The Magic and Science of Opals
Opals have been regarded as talismans of good luck for centuries, and across civilizations they have been imbued with connotations of magical properties. It is understandable that before modern science was able to explain the wonders of the opal stone, people were mystified with the appearance of the opal to the point where they believed it to be otherworldly.
Opals are mineraloids that are formed from hardened silica gel – yes the very same stuff you find at the bottom of a new handbag! – and because they can contain anywhere between 20% and 2% of water, they are not crystalline, unlike most gemstones. This is also the reason that opals are delicate in comparison to other gemstones, in that they can be effected by the environment they are kept in. If they are kept in heat, the moisture that is naturally tapped inside could be dried out, and this causes opals to split and fracture.
The opal’s iridescence is due to the way which the stone is formed. It is the difference in size that occurs between the silica spheres, and the stacks they arrange themselves into during formation, which create the spectrum of colours that we can see. Light refracting from these molecules arranged in different levels causes the refracting in light that the opal is famed and adored for.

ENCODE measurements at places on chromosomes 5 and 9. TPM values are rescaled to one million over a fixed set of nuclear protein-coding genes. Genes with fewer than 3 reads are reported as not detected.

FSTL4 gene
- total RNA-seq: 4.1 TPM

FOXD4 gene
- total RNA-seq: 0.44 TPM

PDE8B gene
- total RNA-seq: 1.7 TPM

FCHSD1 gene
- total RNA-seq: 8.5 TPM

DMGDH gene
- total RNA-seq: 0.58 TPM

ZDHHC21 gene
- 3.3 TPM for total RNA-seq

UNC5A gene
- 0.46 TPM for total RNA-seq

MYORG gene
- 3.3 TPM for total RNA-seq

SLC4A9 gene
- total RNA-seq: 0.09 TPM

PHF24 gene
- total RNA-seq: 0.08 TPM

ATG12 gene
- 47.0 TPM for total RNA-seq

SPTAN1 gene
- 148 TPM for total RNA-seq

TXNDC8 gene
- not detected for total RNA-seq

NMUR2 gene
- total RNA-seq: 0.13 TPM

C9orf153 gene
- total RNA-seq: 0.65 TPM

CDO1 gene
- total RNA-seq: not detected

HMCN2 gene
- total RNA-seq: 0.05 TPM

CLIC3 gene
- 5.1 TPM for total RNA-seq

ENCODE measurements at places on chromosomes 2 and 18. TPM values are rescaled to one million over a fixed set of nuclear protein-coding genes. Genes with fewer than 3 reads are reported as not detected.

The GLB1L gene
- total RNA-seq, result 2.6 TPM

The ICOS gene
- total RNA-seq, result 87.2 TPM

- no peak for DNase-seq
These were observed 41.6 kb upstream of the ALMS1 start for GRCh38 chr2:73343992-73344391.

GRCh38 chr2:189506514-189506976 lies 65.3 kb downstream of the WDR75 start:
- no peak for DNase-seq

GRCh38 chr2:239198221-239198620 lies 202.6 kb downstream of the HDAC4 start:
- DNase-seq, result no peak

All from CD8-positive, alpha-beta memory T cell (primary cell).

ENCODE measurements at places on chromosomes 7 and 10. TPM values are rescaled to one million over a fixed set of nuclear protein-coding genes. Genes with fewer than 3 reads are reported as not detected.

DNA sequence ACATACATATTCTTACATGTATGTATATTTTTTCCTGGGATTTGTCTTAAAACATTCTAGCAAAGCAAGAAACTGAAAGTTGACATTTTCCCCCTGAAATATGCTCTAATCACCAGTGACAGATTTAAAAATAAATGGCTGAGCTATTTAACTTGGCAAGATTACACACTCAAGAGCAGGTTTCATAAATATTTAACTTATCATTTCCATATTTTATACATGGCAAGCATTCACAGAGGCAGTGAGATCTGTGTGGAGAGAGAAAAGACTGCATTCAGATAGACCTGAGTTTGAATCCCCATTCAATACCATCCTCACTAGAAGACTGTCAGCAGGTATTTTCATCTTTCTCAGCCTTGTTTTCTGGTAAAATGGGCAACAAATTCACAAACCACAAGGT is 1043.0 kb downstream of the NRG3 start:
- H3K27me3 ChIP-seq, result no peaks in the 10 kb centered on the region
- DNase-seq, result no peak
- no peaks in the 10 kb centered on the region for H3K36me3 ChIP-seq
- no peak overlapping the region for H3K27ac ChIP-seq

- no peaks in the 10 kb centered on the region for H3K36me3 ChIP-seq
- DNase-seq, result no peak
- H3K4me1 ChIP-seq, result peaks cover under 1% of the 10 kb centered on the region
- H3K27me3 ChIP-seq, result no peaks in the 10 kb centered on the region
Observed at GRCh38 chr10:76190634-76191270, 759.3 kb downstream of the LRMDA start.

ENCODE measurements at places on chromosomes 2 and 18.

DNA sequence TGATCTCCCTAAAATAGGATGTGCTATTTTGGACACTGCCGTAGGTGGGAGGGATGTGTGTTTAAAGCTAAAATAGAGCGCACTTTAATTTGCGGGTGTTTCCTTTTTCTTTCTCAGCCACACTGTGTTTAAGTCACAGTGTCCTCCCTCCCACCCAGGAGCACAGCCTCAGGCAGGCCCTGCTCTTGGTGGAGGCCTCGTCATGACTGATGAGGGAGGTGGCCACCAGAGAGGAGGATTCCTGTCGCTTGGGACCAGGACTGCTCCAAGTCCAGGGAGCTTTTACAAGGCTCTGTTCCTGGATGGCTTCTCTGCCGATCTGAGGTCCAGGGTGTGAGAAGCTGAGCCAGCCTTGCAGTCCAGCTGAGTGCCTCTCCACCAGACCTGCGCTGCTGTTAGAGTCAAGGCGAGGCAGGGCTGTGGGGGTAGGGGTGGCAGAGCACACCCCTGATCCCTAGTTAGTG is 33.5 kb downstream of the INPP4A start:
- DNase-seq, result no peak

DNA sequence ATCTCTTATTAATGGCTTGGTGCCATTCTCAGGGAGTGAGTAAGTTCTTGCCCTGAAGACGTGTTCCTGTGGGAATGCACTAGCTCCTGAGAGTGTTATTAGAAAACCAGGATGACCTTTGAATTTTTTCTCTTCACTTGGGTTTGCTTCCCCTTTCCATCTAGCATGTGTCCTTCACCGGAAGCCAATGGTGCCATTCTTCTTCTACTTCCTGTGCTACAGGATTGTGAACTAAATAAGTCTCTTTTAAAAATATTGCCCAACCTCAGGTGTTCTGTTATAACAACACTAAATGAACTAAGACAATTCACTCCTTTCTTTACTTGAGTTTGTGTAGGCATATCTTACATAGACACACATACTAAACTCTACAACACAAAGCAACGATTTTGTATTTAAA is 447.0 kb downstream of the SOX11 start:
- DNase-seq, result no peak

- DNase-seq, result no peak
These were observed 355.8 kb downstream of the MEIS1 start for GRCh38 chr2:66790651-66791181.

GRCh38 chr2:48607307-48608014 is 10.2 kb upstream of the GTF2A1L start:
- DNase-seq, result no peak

These refractions have the effect of displaying colours across the light spectrum to our eyes. The larger the spheres of silica in the opal, the greater the range of the colour spectrum that will be displayed by the opal. This phenomena is exclusive to opals and is known as the ‘play of colour’, which is the variation and abundance of colour that the human eye can detect looking into an opal.
Types of Opals